As the Greator Mekong region is subject to development and the valuable biodiversity could be destroyed, scientists and naturalists urge the governments to take immediate measures to protect and preserve the area.
They say that the Greater Mekong is home to about 20,000 plant species; 1,200 birds, 800 reptiles and amphibians and 430 mammals. In addition to the rare irrawaddy dolphins, the Mekong River is home to 1,300 species of fish which includes the giant Mekong catfish, one of the world’s largest freshwater fish.
The Mekong River is considered to be one of the richest waterways for biodiversity on the planet, by length, with more species occurring nowhere else found per unit, than in the Amazon River.
Going by these recent discoveries in the Mekong, we can look forward to the discovery of more new species of fauna and flora from this region and also other unexplored regions of the world in the near future. So, be on the look out, the world around us is full of beautiful as well as bizarre creatures we have never even imagined to exist.
How plants and animals are named
Have you ever wondered how scientists come up with various kinds of names to identify the numerous animal or plant species they discover around the world? Let’s explore a little bit about this interesting subject.
The scientists’ method of classifying the animals with special names is known as taxonomy.
It is more of an art than a science and there is actually no set rules, with many scientists, naturalists and researchers disagreeing on various taxonomical names. Primarily, these names are just a method for biologists to identify animals and know precisely which animal they are referring to, when in conversation about a specific animal.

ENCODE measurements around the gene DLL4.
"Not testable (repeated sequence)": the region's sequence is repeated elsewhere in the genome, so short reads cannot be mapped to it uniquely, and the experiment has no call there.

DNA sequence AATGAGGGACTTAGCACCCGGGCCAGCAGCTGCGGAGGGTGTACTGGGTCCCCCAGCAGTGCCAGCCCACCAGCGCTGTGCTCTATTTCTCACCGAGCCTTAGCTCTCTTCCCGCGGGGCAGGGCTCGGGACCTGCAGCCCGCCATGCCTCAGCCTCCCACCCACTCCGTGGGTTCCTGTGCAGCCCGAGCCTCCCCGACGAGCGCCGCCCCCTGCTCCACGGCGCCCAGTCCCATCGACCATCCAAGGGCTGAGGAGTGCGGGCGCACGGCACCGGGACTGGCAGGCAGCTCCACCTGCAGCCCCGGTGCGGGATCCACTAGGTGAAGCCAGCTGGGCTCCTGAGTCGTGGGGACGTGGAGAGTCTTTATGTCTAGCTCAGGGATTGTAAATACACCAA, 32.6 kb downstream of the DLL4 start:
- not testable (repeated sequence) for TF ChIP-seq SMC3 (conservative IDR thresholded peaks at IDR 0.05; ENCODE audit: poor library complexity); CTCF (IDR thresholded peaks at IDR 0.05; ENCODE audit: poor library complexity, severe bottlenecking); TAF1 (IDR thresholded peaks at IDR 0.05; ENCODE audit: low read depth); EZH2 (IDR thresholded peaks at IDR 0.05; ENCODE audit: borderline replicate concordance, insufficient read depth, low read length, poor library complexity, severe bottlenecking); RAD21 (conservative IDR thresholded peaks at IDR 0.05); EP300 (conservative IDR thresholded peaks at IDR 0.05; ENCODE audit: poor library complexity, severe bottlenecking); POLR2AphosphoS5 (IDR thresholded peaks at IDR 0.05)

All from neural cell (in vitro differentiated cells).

Taxonomical names are usually not the popular names of animals we are familiar with and are always in Latin. Now, if you are curious as to why these names should be given in Latin, a language which is not in general use today, the reason is that it was decided long ago by the scientists at a time when Latin was widely used. So, even today, when any new species are discovered, the scientists stick to the old method when giving biological names.
How do they come up with these biological names?
Well, usually a biological name is given to an animal after a physical trait or habit. Sometimes the new-found species are named after the scientist who discovered it or after a family member of his/hers.
The biological name of a species usually comprises two names. The first name denotes the genus (it’s capitalised) and the second, the particular species (not capitalised). For example the big wild cats (or roaring cats) all belong to the genus Panthera.
The leopard is Panthera pardus, lion - Panthera leo, jaguar - Panthera onca and tiger-Panthera tigris. The newly discovered shocking pink millipede was named Desmoxytes purpurosea, the huntsman spider, Heteropoda maxima and the rock rat as Laonastes aenigmamus.
So, the name of any species consists of two words, almost like our surname (or family name) and given name. Now, let’s see how a species is defined; it is the natural grouping of animals of a common ancestry, with a reasonably close physical resemblance that interbreed and produce fertile offspring.The relationship between various species are shown by grouping them into genera (plural of genus) which are then grouped into a family.
Thereafter, the related families are grouped into an order and the orders are grouped into a class. Subdivisions are also used.
More than 20 orders of mammals have been recognised todate.
So, now you know how the wide variety of animal and plant species discovered by scientists are given names, some of which sound funny and weird!